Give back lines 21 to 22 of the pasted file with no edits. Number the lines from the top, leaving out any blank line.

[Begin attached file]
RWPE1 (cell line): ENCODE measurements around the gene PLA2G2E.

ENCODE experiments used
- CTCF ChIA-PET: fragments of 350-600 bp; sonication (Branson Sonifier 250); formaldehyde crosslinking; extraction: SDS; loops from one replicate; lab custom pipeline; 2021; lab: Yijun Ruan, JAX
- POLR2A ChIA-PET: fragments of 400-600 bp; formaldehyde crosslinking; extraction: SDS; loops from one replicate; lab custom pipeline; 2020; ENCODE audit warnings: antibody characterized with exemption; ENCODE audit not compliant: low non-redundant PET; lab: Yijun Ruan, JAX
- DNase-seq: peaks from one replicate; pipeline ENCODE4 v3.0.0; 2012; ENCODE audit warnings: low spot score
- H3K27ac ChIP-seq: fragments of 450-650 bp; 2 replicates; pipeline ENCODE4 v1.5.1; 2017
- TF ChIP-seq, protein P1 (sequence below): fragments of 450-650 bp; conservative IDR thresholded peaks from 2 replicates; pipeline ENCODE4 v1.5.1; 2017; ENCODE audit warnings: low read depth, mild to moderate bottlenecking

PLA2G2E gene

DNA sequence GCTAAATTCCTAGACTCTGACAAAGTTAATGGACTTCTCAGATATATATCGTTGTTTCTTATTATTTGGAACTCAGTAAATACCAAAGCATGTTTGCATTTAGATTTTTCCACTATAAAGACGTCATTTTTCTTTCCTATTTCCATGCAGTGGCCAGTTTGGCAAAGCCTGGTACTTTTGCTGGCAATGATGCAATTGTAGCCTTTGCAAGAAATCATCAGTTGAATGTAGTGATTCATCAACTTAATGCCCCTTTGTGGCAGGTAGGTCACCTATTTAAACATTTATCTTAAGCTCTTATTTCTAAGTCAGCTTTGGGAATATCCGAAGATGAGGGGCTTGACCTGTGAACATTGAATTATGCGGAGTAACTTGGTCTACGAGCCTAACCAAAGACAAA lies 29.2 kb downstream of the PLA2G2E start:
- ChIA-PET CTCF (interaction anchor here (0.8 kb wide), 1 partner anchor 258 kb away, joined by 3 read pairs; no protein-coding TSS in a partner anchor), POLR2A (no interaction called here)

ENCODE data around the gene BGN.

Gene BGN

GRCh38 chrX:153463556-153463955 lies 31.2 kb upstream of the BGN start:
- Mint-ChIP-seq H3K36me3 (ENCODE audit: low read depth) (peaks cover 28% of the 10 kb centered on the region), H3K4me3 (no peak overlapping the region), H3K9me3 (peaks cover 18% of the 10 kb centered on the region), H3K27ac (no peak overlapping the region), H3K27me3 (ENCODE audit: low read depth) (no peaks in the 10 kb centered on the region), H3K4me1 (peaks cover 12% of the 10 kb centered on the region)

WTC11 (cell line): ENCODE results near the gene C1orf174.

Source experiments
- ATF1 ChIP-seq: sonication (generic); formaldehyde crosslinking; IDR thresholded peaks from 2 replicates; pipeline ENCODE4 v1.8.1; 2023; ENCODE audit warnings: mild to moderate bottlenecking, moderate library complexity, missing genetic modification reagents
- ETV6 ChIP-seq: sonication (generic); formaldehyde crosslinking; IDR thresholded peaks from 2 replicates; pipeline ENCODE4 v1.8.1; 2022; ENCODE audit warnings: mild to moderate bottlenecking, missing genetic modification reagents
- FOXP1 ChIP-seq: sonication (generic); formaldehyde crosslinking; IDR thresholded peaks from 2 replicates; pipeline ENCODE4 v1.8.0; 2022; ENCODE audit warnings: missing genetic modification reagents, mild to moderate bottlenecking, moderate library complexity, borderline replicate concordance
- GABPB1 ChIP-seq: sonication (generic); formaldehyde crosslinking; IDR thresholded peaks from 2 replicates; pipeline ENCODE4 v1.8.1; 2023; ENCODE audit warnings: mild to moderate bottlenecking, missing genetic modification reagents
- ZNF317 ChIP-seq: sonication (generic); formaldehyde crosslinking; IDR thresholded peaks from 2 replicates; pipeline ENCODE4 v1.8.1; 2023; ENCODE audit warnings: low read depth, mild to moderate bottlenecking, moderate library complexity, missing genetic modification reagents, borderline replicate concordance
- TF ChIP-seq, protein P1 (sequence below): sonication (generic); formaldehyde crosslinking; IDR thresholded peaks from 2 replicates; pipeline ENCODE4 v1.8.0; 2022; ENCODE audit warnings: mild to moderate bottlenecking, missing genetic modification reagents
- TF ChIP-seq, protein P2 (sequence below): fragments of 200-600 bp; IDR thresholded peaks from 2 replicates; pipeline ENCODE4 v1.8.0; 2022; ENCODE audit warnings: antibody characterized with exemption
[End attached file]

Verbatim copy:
- ZNF317 ChIP-seq: sonication (generic); formaldehyde crosslinking; IDR thresholded peaks from 2 replicates; pipeline ENCODE4 v1.8.1; 2023; ENCODE audit warnings: low read depth, mild to moderate bottlenecking, moderate library complexity, missing genetic modification reagents, borderline replicate concordance
- TF ChIP-seq, protein P1 (sequence below): sonication (generic); formaldehyde crosslinking; IDR thresholded peaks from 2 replicates; pipeline ENCODE4 v1.8.0; 2022; ENCODE audit warnings: mild to moderate bottlenecking, missing genetic modification reagents